“Vicky, what in the world?” I asked, as we moved to a corner to get away from the crowd.



“Oh, he’s just really shy, that’s all. He’s not all that comfortable around people.”

“I don’t like him. Couldn’t you have done any better?”

“Actually,” she said archly. “No. You may remember that my last boyfriend isn’t currently available, so I’m doing the best I can.”

“I’d have thought that after m– after your last boyfriend, that you’d have higher standards.”

“Higher standards don’t do a girl much good if there’s nobody around who can meet them. There’s kind of a shortage of guys on campus, you may remember – and one less than there should be, at present.”

“Yeah, right… Look, a bunch of my friends are going to the Grill. You want to join us?”

“No, I told you, Kevin isn’t very social.” At my look, she hurriedly added, “But he’s very sweet in private. Besides, after my last outing with your friends, I’m not sure I’d be all that welcome.”

“You’re my friend, Vixy. Of course you’d be welcome.”

“Thanks all the same. I just wondered if you’d made any progress on that research you were doing.”

“Oh, yeah.” I gave her a chagrined look. “Well, it turns out that the timing of fertilization can strongly tilt the odds towards one sex or the other, but the effect isn’t nearly strong enough for anybody to rely on. So either they didn’t really understand biology, or there’s something else going on.”

“Or maybe Peterson doesn’t actually know the experiment at all,” she pointed out. “Maybe all he had to go on was what was in the article.”

I shook my head. “I don’t believe that. He seemed really sure that…” I looked around and lowered my voice. “… that certain types of changes shouldn’t happen. Just because they weren’t listed in the article shouldn’t have been enough to convince him of that.”

“Then I don’t know what else to suggest. I don’t suppose you’ve heard back from Eric?”

“No, he didn’t expect to have…” I broke off as I noticed something.

“Vicky, what’s wrong with your arm? That’s the third time you’ve rubbed it in the last few minutes.”

She looked embarrassed as she answered. “Oh. You remember how you fell on the wet leaves when we were talking the other day?”


“Well, I did the same thing, only nobody caught me.”

“Ouch! I’m sorry to hear that.”

“Yeah, I’ve been kind of clumsy, lately. This whole thing has me out of sorts, and I keep losing my concentration.”

I stared at her. “I don’t get you. I would have thought that, you know, with this new romance of yours, my changing back wouldn’t be such a big deal for you.”

“Well it is,” she snapped, glaring at me. “Why, are you happy the way you are, now that you’re a big deal actress? Are you saying that all this was worth…” and she did, thankfully lower her voice to continue,” … was worth losing your manhood?”

“Of course not! But… this was a triumph for me. Can’t you let me enjoy it? Do I have to spend my entire… however long until this gets resolved… agonizing? I worked really hard for this, Vicky! Give me a chance to revel in my success and then first thing after we close, I’ll start worrying about what to do next.”

She bit her lip, sighed, and nodded. “You’re right, Marsh. I’m sorry.”

“And you do need to take care of yourself, Vix. Don’t get so distracted that you get hurt or anything. You mean a lot to me, you know.”

“That’s really nice to hear you say that,” she smiled. “I really appreciate it. Now, I should really let you go so you can meet your friends; besides, Kevin will get impatient if I make him wait too long.”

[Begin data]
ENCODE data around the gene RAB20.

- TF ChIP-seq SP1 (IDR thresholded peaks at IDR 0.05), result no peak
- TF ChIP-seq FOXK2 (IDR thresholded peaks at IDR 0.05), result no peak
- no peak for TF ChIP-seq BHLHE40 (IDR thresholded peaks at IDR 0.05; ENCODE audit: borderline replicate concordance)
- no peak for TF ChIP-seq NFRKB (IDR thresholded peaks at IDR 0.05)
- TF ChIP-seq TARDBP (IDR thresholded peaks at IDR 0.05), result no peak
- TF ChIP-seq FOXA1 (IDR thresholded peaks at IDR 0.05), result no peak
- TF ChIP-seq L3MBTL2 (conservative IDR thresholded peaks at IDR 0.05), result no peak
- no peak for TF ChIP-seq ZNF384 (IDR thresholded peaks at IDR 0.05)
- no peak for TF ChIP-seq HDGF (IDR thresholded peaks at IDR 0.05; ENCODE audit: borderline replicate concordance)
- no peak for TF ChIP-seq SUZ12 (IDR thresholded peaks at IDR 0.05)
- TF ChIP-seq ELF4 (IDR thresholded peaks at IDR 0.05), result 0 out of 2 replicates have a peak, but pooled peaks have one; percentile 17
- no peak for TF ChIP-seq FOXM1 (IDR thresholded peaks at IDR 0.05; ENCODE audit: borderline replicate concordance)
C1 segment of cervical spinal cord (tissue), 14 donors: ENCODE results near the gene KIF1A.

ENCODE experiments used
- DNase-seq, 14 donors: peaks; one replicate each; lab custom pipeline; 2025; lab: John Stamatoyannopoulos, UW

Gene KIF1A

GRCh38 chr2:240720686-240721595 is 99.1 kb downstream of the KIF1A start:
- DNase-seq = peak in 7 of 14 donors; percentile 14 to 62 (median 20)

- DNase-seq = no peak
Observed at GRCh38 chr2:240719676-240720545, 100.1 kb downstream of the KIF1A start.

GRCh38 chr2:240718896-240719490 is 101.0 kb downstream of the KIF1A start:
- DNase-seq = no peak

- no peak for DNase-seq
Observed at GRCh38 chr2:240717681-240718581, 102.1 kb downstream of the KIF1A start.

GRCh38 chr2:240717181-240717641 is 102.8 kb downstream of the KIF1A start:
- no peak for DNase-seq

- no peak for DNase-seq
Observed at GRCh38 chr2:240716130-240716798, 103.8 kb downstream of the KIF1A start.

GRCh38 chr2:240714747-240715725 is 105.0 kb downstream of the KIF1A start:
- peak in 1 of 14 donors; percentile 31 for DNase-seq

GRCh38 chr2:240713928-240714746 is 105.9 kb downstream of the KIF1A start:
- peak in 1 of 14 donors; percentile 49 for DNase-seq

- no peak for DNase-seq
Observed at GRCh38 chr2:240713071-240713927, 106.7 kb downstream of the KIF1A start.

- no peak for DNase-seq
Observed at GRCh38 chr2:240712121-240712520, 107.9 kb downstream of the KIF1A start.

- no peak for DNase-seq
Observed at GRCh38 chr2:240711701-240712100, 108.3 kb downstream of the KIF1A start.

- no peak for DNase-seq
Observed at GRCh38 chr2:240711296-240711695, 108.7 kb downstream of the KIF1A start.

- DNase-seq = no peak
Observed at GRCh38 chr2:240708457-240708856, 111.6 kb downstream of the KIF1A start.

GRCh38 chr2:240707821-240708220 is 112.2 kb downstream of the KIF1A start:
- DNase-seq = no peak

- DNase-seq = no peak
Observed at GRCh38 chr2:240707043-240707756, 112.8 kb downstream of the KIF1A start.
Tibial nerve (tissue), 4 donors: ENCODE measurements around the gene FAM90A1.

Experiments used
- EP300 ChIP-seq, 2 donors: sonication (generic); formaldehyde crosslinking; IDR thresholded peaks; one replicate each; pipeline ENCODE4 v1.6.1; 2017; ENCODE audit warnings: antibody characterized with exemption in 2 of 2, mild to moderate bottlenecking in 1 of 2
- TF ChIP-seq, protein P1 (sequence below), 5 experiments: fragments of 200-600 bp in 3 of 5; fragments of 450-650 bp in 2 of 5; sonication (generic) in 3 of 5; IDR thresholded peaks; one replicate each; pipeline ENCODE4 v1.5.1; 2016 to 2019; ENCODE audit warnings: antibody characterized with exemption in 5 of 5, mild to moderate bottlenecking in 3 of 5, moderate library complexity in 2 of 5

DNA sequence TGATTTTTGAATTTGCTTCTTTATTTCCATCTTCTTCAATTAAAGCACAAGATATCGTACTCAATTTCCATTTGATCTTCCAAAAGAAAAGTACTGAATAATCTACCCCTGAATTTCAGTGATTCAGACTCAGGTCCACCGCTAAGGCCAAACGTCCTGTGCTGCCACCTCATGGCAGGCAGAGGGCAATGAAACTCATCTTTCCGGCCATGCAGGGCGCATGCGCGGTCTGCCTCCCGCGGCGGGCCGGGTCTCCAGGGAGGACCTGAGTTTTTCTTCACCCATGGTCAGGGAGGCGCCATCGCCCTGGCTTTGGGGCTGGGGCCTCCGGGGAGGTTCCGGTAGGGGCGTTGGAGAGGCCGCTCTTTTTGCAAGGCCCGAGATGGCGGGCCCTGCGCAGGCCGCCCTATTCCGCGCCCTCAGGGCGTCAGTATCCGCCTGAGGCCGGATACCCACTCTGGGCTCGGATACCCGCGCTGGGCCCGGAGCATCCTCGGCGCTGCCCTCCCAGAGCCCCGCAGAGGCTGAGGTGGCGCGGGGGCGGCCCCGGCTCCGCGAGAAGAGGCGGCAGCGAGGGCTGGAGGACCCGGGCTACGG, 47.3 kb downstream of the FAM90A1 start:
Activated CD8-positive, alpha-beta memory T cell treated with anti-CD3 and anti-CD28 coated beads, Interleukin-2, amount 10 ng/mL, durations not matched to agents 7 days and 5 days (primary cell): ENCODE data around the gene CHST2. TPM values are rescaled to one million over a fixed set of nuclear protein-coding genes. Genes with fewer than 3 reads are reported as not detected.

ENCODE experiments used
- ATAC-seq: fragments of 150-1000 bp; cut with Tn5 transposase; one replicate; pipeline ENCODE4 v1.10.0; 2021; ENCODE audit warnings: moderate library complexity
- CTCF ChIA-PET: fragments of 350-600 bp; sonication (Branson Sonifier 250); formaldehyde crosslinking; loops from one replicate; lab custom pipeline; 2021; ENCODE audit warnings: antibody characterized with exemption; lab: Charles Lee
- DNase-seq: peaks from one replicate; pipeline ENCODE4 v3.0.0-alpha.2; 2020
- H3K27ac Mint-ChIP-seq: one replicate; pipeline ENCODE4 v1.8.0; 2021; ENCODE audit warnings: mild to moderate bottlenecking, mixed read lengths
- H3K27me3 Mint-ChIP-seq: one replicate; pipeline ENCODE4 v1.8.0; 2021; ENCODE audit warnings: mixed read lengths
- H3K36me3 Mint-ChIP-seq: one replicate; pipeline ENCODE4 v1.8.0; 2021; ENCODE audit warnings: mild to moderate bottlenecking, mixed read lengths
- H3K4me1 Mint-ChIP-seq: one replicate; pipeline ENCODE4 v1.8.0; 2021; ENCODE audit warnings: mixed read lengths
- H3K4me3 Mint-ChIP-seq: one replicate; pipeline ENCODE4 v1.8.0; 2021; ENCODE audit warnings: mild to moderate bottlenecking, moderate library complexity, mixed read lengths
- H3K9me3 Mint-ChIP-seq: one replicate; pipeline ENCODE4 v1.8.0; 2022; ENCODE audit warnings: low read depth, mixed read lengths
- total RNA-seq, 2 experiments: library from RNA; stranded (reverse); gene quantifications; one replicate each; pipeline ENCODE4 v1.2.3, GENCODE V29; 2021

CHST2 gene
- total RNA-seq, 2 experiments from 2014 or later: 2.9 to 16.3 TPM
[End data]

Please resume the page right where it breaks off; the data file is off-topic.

“OK, Vix,” I said, hugging her. “Talk to you later.”

“You, too. And you really did a terrific job, Marsh. I’m sorry I was a little mean about it.”

“I understand,” I said. “And I promise that I’ll pester Eric as soon as the weekend is over. OK?”

She nodded and walked off to join Kevin, and I watched her go. It seemed odd, but sometimes it really did feel as though her problems were even worse than mine.


  1. von says:

    >>.“Yeah, I’ve been kind of clumsy, lately. This whole thing has me out of sorts, and I keep losing my concentration.”


    >>Well it is,” she snapped, glaring at me. “Why, are you happy the way you are, now that you’re a big deal actress? Are you saying that all this was worth…” and she did, thankfully lower her voice to continue,” … was worth losing your manhood?”

    “Of course not! But… this was a triumph for me

    Months and months of morbid introspection, and a line like this can just fly by? Times they are a changing 🙂

  2. Hoopla says:

    A nice fun little chapter, Vixxy is getting more and more annoying though.

  3. scotts13 says:

    I’m with von:

    >> Do I have to spend my entire… however long until this gets resolved… agonizing?

    WTF? Squealing tires and burning rubber, what a reversal! “Yeah, hun, I’ll get back to work retrieving my pe*is REAL SOON NOW, don’t you worry your little head.”

  4. von says:

    Von chuckles and wonders if Scott intended the rather graphic pun.

  5. von says:

    >>Stuck? Had I just thought that we were stuck? No, I corrected myself. We were not stuck

    Awkward. Very awkward.

  6. Michael says:

    87 chapters in two nights. Now I can sleep…

    I can’t help but think Daddy’s cannon story was a big hint.

  7. Russ says:

    Awkward. Very awkward.

    I’ll buy that. Suggestions? I had originally started with, “No, I corrected myself…” but thought it needed more of a connection from the previous chapter.

  8. Hoopla says:

    No update today? 🙁 Hoopla is a sad panda 🙁

  9. von says:

    Hmmmm. How about starting with

    ::My mind raced, searching desperately for an ad lib. “Why would I say it?” I echoed, in a taunting tone. “Why do you think?” Mr Condrin had always said…